A system that morphs brain images can significantly simplify a neurosurgical technique called deep brain stimulation (DBS) that is gaining popularity in the treatment of movement disorders, including tremor, rigidity, stiffness and slowed movement, caused by a variety of neurological conditions ranging Parkinson’s to dystonia to multiple sclerosis to obsessive-compulsive disease.
Since it’s approval in 1998, DBS has proven to be highly effective when standard drug therapies either do not work or have lost their efficacy. However, the fact that it is an extremely long, difficult and expensive operation, which involves implanting electrodes deep in the brain, has limited its availability. In the last seven years, the number of DBS operations performed has grown gradually to about 3,000 annually, although more than 100,000 people a year stand to benefit. Vanderbilt University Medical Center pamphlet on DBS
In order to reduce the length, difficulty and risk of the procedure, a team of electrical engineers and neuroscientists at Vanderbilt University has developed a pilot guidance system that automates the most difficult part of the operation: identifying the proper location to insert the electrodes. To work, the electrodes must pass through small nuclei deep in the brain that are about the size of a pea and are not visible in brain scans or to the naked eye. The researchers – writing in a special issue of the journal IEEE Transactions on Medical Imaging published this month– report that the new system can do a better job of identifying the initial location to insert the electrodes than an experienced neurosurgeon.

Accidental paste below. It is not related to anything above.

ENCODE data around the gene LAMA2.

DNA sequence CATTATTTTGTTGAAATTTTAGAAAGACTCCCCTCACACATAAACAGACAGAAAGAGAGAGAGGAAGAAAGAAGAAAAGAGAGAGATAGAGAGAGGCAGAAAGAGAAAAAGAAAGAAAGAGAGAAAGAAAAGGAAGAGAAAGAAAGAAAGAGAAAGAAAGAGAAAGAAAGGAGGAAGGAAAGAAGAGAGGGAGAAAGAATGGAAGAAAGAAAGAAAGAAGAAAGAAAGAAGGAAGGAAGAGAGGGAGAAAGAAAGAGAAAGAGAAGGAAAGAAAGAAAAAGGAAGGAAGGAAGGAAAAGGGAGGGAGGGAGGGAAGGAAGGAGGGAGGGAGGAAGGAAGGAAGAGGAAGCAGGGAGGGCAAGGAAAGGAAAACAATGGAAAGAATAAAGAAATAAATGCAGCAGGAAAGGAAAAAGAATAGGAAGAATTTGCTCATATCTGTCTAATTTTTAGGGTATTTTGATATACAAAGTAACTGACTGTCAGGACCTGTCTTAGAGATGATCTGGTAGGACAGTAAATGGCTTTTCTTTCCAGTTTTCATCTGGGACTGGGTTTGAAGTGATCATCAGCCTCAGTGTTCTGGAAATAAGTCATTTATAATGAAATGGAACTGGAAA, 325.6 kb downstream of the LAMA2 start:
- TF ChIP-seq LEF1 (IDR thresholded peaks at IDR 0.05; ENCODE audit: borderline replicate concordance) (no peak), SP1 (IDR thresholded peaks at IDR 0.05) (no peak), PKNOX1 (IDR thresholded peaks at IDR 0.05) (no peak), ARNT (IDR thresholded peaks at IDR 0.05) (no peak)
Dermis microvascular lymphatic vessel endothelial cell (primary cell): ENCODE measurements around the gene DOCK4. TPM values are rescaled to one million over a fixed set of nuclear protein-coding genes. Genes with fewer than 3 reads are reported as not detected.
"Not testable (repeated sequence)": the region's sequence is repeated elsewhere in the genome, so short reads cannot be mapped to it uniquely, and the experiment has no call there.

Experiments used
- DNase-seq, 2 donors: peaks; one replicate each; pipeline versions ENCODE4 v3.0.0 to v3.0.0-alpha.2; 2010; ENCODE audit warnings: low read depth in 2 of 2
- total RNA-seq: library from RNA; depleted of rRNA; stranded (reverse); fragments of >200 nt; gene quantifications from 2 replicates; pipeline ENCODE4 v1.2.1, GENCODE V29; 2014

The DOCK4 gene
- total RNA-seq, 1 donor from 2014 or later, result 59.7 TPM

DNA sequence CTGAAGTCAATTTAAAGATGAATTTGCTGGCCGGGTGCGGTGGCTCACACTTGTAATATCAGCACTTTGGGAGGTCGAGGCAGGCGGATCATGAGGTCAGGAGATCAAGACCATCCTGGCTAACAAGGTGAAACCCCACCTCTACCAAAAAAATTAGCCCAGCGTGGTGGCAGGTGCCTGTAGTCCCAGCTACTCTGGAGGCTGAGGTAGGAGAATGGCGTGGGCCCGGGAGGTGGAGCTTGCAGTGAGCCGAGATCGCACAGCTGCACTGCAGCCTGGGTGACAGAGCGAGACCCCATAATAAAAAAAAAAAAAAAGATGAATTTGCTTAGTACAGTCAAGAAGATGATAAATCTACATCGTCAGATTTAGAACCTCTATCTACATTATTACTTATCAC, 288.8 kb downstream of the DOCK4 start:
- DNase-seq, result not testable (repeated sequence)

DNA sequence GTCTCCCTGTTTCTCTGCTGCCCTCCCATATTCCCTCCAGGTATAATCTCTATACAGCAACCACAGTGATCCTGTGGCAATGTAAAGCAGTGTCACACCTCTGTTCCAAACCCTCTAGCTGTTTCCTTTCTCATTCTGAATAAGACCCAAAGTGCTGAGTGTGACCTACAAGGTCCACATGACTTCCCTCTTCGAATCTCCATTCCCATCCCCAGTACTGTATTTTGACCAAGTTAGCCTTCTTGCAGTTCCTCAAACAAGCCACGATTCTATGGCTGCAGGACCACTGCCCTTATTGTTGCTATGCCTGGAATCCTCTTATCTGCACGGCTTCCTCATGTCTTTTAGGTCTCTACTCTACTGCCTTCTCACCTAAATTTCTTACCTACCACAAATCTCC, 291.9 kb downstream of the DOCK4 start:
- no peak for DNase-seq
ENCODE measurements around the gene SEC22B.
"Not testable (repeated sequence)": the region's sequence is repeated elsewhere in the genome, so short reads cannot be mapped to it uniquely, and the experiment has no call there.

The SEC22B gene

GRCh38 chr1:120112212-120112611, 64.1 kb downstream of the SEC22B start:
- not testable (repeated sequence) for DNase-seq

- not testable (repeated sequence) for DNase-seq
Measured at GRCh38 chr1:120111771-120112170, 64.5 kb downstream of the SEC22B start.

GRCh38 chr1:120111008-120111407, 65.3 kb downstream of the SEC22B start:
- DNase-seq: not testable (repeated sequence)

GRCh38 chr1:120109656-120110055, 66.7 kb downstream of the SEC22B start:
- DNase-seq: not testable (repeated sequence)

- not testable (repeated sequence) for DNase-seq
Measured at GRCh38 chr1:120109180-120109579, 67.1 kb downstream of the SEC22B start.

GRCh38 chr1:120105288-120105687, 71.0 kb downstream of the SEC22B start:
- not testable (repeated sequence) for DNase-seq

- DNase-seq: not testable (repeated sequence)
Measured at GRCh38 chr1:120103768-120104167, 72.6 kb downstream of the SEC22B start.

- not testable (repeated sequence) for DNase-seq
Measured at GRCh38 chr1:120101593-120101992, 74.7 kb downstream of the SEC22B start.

“The biggest problem with the procedure is that the surgeons cannot see the structure where they have to put the electrode and, as a result, they must spend a considerable amount of time searching for it,” says Benoit Dawant, professor of electrical engineering, computer engineering and radiological sciences at Vanderbilt University, who is developing the guidance system in collaboration with Peter Konrad, associate professor of neurological surgery and biomedical engineering.
The only way that the target region can be identified is by its electrical characteristics. So the surgeons must first insert a recording electrode and monitor the electrical activity of the neurons that it touches. Sometimes they have to remove and reinsert the electrode two or more times. Sometimes they have to insert three or four electrodes at the same time in order to find the elusive spot.
“I tell patients that it is something like playing a big game of Battleship,” says Konrad, who helped pioneer the procedure. “Like the game, you don’t know where the target is until you’ve made a hit.”
Each time the surgeons are forced to reinsert the electrode, it increases the risk of damage to the brain and the length of the operation. When surgeons decide that they have hit the right spot, they implant a stimulating electrode and test it to determine if it reduces the patient’s symptoms. Because muscle disorders typically occur only while a person is awake, the patient must remain conscious through the entire procedure.
Neurosurgeon Pete Konrad
The operation can take as long as eight to 12 hours to properly place one electrode. (Most patients require two, one in each hemisphere.) “This is extremely rough on patients, who have to be awake through the surgery and have to be locked to the bed,” says Konrad. “Anybody who performs this surgery quickly appreciates the need to trim the procedure down to a shorter process.”
The computer-aided guidance system compensates for variations in the three-dimensional brain structure of each patient, something very difficult for surgeons to do on their own. It reduces operating times by increasing the odds that the surgeons begin searching very close to the target.
To develop the system, Dawant’s team, which includes doctoral students Pierre-Francois D’Haese, Srivatsan Pallavaram and master’s student Ebru Cetinkaya, began with the brain scans of 21 post-operative DBS patients. Next, the researchers developed a sophisticated, multi-dimensional method for morphing one brain scan into another and used this to combine all 21 brain scans to form a reference brain atlas.